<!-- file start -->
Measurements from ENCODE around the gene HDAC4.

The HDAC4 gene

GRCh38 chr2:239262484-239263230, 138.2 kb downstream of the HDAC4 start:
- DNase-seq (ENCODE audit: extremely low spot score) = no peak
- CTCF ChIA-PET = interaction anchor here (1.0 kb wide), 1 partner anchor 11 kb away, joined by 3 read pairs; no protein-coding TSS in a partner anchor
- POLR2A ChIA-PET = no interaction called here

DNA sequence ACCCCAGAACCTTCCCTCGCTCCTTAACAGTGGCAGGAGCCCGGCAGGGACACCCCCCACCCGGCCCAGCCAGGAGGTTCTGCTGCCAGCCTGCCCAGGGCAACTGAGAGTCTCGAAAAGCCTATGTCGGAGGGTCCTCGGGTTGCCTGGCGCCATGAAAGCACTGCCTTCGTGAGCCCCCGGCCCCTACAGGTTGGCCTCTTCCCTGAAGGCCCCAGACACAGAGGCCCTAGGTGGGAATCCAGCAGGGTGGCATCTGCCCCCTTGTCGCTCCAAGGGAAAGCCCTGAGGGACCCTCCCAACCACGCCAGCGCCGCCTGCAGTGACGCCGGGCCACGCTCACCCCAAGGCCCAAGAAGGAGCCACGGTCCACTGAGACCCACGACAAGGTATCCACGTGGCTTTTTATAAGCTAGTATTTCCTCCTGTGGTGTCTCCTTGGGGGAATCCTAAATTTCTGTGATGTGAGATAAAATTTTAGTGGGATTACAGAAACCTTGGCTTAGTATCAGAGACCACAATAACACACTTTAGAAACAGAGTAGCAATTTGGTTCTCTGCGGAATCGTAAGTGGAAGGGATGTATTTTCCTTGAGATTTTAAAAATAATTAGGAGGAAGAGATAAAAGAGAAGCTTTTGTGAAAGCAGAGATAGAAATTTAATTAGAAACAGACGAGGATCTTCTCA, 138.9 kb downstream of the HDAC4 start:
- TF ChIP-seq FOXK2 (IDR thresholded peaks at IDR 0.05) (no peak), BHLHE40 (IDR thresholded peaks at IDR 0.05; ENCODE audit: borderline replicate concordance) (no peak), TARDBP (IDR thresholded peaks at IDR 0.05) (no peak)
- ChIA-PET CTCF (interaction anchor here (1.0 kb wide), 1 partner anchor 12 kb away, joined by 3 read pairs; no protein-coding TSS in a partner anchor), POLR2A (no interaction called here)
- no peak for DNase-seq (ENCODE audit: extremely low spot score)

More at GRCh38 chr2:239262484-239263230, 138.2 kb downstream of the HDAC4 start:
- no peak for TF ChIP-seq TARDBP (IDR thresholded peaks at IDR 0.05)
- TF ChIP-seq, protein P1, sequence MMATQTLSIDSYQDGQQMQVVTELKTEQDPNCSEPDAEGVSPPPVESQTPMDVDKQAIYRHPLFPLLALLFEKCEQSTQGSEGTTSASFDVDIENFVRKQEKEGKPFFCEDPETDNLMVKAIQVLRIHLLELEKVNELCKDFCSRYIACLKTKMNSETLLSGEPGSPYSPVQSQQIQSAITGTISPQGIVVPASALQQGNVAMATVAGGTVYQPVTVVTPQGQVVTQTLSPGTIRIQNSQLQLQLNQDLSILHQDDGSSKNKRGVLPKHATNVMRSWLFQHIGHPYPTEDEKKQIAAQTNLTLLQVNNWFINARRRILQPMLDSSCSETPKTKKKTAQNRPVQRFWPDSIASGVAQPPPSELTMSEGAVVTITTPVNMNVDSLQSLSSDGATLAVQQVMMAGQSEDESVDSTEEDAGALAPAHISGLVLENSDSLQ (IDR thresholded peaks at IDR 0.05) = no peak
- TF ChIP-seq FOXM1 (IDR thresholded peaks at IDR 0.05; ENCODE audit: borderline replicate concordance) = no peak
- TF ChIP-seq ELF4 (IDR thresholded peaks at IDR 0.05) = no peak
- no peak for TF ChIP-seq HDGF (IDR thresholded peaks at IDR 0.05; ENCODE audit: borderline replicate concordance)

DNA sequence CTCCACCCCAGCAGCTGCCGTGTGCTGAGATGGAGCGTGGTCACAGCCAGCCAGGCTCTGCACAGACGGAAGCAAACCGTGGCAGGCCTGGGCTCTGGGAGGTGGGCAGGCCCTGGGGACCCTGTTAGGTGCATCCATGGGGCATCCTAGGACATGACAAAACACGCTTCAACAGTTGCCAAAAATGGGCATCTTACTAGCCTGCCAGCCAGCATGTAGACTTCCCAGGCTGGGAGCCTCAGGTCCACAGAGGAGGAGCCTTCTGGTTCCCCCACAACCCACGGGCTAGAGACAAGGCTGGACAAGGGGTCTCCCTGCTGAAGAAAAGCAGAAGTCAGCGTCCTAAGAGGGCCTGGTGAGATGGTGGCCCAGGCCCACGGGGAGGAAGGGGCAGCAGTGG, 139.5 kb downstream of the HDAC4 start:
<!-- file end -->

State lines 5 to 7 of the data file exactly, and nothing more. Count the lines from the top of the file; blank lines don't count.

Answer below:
- CTCF ChIA-PET = interaction anchor here (1.0 kb wide), 1 partner anchor 11 kb away, joined by 3 read pairs; no protein-coding TSS in a partner anchor
- POLR2A ChIA-PET = no interaction called here

DNA sequence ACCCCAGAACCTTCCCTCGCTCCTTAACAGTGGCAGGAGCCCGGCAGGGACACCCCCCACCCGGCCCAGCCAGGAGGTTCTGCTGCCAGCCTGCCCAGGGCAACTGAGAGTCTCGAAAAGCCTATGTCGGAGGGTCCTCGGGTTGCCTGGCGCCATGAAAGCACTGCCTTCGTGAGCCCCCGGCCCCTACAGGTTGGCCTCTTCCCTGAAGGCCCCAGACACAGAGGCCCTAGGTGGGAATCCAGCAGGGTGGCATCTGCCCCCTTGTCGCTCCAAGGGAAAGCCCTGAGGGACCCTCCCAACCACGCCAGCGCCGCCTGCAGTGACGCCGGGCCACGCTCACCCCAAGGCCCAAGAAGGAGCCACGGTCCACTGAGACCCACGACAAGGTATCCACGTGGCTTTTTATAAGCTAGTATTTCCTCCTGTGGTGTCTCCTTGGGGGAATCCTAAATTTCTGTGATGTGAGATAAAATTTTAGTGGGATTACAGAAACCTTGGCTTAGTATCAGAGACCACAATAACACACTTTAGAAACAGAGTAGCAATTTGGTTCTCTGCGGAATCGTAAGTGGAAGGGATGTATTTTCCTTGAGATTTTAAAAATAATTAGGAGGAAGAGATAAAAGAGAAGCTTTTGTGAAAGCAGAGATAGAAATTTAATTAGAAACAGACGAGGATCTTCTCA, 138.9 kb downstream of the HDAC4 start: